(7) But there is a reason that so many Muslims are concerned about Modi. It is not that all these Muslims hate India, it just cannot be. I am sure that you have known enough Muslims in your life to know that the vast majority of Indian Muslims love their country.
(8) We must address the elephant in the room—the Gujarat massacres, although that is only the tip of the iceberg. You might think it has been a long time since this horrible event, but do you believe it is a long time for those who were torched alive and the families that they left behind? Please see this documentary to be reminded of the horror. (Click here and continue seeing rest by going to this channel)
(9) Now you might say that the Supreme Court exonerated Modi and while you would not be callous enough to bring up “Muslims burned passengers in Godhra first”, I know that is something many others are indeed bringing up.

(10) As for the Supreme Court decision, I admit Modi was given a clean chit. However, where there is smoke, there is likely fire (read this report from Tehelka). It could not be that USA/UK barred Modi simply on whims, especially since the Muslim lobby is hardly a force in the West. Even the Supreme Court-appointed amicus curiae, Raju Ramachandran, observed on 7 May 2012 that Modi could be prosecuted for promoting enmity among different groups during the 2002 Gujarat riots. At the least, most observers note that Modi could have done more, and at least not inflamed emotions further by not bringing back charred bodies of Hindu passengers from Godhra.
(11) As for the massacres being simply an act of vengeance, then you must agree that that is a disgusting response. First of all, the Godhra fire was ruled as an accident. Even if it wasn't, no fair-minded individual would allow killing of one set of people for the crimes of others, even in vengeance! This sort of mentality is no different from Al-Qaeda terrorists, who feel that they are justified in killing all Americans because some Americans killed some other Muslims.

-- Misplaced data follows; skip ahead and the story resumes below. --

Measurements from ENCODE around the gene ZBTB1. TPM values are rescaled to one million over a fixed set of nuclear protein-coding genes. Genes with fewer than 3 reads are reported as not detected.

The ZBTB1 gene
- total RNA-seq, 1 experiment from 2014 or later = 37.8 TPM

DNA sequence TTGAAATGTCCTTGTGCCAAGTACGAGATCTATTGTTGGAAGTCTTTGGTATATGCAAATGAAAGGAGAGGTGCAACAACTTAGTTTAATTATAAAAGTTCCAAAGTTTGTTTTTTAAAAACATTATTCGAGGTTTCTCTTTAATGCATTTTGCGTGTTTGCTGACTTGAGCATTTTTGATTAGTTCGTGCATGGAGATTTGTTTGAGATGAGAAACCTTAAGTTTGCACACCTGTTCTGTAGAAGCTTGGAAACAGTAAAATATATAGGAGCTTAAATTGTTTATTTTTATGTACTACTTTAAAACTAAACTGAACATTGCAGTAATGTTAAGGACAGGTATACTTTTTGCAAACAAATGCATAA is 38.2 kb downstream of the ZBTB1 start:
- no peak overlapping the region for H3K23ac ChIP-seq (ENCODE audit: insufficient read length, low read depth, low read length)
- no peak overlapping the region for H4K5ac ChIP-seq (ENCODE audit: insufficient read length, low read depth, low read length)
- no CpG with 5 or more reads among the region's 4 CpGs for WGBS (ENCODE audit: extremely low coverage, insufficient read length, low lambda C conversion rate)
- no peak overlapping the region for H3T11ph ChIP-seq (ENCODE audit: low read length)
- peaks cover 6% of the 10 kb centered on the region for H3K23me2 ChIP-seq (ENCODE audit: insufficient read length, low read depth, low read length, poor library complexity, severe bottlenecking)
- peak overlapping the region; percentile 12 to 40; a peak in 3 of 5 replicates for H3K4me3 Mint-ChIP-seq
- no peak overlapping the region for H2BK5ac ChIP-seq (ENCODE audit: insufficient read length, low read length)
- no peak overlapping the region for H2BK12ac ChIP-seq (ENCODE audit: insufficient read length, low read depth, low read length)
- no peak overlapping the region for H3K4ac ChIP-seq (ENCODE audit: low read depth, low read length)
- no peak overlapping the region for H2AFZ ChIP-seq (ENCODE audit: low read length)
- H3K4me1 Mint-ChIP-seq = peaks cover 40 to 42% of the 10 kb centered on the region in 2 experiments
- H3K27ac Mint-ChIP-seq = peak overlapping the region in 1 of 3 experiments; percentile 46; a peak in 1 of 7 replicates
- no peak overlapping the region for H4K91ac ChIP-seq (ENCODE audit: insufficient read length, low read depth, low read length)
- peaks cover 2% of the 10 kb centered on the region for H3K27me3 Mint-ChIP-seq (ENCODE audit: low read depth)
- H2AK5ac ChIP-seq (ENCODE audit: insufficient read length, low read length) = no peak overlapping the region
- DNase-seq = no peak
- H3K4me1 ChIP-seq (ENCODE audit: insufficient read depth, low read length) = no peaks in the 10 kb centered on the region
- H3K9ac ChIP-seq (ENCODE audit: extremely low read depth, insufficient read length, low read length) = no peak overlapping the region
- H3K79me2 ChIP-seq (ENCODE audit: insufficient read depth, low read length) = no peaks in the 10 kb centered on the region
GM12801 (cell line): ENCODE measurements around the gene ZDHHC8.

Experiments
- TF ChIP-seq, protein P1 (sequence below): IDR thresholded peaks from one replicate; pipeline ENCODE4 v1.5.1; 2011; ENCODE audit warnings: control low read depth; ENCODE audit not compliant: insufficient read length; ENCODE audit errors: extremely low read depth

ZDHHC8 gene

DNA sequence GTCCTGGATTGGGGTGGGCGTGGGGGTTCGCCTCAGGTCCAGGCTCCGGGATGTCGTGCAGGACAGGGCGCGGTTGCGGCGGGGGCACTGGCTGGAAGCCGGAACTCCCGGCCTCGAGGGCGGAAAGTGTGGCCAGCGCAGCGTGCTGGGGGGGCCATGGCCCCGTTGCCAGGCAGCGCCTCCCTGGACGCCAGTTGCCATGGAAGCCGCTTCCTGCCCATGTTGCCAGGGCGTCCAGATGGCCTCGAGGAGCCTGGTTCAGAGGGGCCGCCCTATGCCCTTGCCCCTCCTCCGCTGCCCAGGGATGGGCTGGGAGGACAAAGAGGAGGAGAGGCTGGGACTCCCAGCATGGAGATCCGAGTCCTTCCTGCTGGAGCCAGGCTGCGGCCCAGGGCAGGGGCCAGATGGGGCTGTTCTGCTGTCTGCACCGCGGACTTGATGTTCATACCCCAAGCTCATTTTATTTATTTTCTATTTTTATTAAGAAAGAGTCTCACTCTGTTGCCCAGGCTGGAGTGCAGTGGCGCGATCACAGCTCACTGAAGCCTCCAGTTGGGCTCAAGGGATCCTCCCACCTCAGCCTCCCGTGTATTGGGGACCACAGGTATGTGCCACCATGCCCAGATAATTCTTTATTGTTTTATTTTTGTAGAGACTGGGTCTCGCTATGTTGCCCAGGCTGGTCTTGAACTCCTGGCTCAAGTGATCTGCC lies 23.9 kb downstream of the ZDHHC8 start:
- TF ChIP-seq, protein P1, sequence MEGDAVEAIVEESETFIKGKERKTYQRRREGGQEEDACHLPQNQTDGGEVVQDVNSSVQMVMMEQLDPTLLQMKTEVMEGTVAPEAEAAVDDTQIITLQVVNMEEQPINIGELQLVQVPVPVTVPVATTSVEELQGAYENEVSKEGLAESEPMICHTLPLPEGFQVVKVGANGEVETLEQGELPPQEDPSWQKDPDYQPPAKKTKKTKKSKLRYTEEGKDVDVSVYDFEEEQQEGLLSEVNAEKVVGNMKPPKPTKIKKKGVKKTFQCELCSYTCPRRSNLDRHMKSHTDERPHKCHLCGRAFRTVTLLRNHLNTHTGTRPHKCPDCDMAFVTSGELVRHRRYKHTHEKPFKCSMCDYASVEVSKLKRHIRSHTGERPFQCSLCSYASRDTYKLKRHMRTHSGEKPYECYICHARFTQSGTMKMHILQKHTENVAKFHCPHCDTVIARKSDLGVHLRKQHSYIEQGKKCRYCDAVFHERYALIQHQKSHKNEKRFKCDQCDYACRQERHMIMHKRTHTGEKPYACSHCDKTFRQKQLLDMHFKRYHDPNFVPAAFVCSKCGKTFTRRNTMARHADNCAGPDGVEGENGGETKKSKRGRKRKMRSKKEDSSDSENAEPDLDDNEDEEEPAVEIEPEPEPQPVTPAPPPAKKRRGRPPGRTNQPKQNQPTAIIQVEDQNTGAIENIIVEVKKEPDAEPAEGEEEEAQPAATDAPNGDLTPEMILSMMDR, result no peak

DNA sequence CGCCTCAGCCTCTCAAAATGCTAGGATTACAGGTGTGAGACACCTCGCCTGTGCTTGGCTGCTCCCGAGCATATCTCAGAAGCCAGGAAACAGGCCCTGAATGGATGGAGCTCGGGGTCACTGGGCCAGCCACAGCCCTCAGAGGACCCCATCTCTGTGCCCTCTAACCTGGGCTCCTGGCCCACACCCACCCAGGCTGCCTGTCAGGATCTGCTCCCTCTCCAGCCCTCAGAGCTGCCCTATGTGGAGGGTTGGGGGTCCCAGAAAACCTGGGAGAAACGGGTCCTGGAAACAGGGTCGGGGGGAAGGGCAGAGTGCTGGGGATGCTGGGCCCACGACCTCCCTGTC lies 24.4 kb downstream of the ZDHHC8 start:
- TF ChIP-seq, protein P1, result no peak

Moving past 2002 massacres, had Modi simply done more to promote communal harmony and not created a system of apartheid in areas of Gujarat, one might be tempted to forgive him in the name of larger interest. But he didn't do much at all. He only visited the camps of Muslims displaced by the Gujarat violence once. In this election, of the nearly 450 BJP candidates, only 8, less than 2% are Muslims (vs. 15% in the population) were Muslims, and the astronomic economic growth in Gujarat seems to have escaped Muslim residents. As Basharat Peer's article in NY Times illustrates:
But Ahmedabad ceases to swagger in Juhapura, a southwestern neighborhood and the city's largest Muslim ghetto, with about 400,000 people…Mr. Modi's engines of growth seem to have stalled on The Border. His acclaimed bus network ends a few miles before Juhapura.
And many Muslims are forced to live in Juhapura because separation of Muslim/Hindus is systemized by the “Disturbed Areas Act”, which restricts Muslims and Hindus from selling property to each other in “sensitive” areas, areas that have been extended further and further as a form of social engineering. My friend, can you imagine such a law in any Western democracy?
Another article quotes the former editor of The Hindu, a leading Indian newspaper,
“Many of the things that are evil about India are not going to find their solution with Mr. Modi,” Mr. Varadarajan said. “If anything, they'll get worse.”
(12) You might dismiss all these aforementioned reasons as Western or worse Muslim propaganda. Or you might have good reasons to believe that Modi as a national leader will move past communal biases.
However, I would like you to take a moment to empathize with those who are concerned.
Empathy is indeed very difficult as you will have to put yourself in the shoes of concerned Indian Muslims, concerned liberals (Muslims and non-Muslims) around the world and feel what they are feeling. Many of us have nothing but good wishes for India as a strong India is good for the world, not just for Indians.
So please spare us some benefit of doubt for what are real and valid concerns and remember that the oppression by the majority is just as bad as the usurpation of the majority.